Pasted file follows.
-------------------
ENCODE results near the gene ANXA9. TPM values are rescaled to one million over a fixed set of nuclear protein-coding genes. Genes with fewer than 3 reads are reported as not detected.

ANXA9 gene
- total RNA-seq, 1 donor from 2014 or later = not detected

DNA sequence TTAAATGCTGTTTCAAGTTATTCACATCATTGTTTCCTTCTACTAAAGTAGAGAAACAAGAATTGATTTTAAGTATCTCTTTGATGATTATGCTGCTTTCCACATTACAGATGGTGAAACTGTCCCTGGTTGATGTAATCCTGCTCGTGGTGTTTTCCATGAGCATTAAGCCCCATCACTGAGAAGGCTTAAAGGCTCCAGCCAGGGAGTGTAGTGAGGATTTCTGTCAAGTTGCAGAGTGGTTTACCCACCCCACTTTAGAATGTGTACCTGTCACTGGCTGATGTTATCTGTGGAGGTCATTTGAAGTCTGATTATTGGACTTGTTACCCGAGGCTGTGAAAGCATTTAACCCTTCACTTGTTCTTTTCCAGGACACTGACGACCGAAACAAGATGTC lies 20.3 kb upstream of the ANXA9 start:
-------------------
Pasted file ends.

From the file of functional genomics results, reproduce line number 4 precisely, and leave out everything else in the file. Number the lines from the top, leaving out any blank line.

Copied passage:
DNA sequence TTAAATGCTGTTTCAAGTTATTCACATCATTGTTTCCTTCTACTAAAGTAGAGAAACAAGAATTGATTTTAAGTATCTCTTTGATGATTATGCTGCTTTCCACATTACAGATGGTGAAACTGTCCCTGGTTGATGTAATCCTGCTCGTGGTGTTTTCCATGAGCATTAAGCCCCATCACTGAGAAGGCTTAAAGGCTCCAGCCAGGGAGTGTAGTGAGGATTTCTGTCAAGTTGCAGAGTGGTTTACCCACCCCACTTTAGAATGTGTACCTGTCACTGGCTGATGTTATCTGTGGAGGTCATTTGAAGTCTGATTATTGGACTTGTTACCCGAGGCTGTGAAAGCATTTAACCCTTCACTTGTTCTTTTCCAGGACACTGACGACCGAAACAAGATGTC lies 20.3 kb upstream of the ANXA9 start: